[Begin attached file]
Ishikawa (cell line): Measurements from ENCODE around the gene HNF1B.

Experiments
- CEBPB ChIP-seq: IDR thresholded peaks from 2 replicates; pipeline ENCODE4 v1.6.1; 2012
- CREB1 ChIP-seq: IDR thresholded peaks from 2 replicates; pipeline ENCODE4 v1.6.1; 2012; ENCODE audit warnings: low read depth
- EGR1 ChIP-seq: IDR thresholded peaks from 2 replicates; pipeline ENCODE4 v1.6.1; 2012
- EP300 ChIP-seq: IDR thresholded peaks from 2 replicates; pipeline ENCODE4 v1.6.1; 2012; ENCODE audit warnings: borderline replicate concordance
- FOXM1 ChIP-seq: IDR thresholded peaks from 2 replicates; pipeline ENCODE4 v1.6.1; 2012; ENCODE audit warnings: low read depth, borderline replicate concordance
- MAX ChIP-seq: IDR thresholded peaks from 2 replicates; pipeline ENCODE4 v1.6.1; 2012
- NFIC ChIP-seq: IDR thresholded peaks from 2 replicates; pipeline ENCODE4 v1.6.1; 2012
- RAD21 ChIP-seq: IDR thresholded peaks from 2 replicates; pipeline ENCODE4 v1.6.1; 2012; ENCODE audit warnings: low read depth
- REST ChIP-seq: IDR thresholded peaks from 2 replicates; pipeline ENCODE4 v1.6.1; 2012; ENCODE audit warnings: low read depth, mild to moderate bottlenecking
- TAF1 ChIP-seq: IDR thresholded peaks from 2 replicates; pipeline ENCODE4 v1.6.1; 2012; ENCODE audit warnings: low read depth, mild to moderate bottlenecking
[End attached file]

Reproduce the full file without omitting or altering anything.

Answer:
Ishikawa (cell line): Measurements from ENCODE around the gene HNF1B.

Experiments
- CEBPB ChIP-seq: IDR thresholded peaks from 2 replicates; pipeline ENCODE4 v1.6.1; 2012
- CREB1 ChIP-seq: IDR thresholded peaks from 2 replicates; pipeline ENCODE4 v1.6.1; 2012; ENCODE audit warnings: low read depth
- EGR1 ChIP-seq: IDR thresholded peaks from 2 replicates; pipeline ENCODE4 v1.6.1; 2012
- EP300 ChIP-seq: IDR thresholded peaks from 2 replicates; pipeline ENCODE4 v1.6.1; 2012; ENCODE audit warnings: borderline replicate concordance
- FOXM1 ChIP-seq: IDR thresholded peaks from 2 replicates; pipeline ENCODE4 v1.6.1; 2012; ENCODE audit warnings: low read depth, borderline replicate concordance
- MAX ChIP-seq: IDR thresholded peaks from 2 replicates; pipeline ENCODE4 v1.6.1; 2012
- NFIC ChIP-seq: IDR thresholded peaks from 2 replicates; pipeline ENCODE4 v1.6.1; 2012
- RAD21 ChIP-seq: IDR thresholded peaks from 2 replicates; pipeline ENCODE4 v1.6.1; 2012; ENCODE audit warnings: low read depth
- REST ChIP-seq: IDR thresholded peaks from 2 replicates; pipeline ENCODE4 v1.6.1; 2012; ENCODE audit warnings: low read depth, mild to moderate bottlenecking
- TAF1 ChIP-seq: IDR thresholded peaks from 2 replicates; pipeline ENCODE4 v1.6.1; 2012; ENCODE audit warnings: low read depth, mild to moderate bottlenecking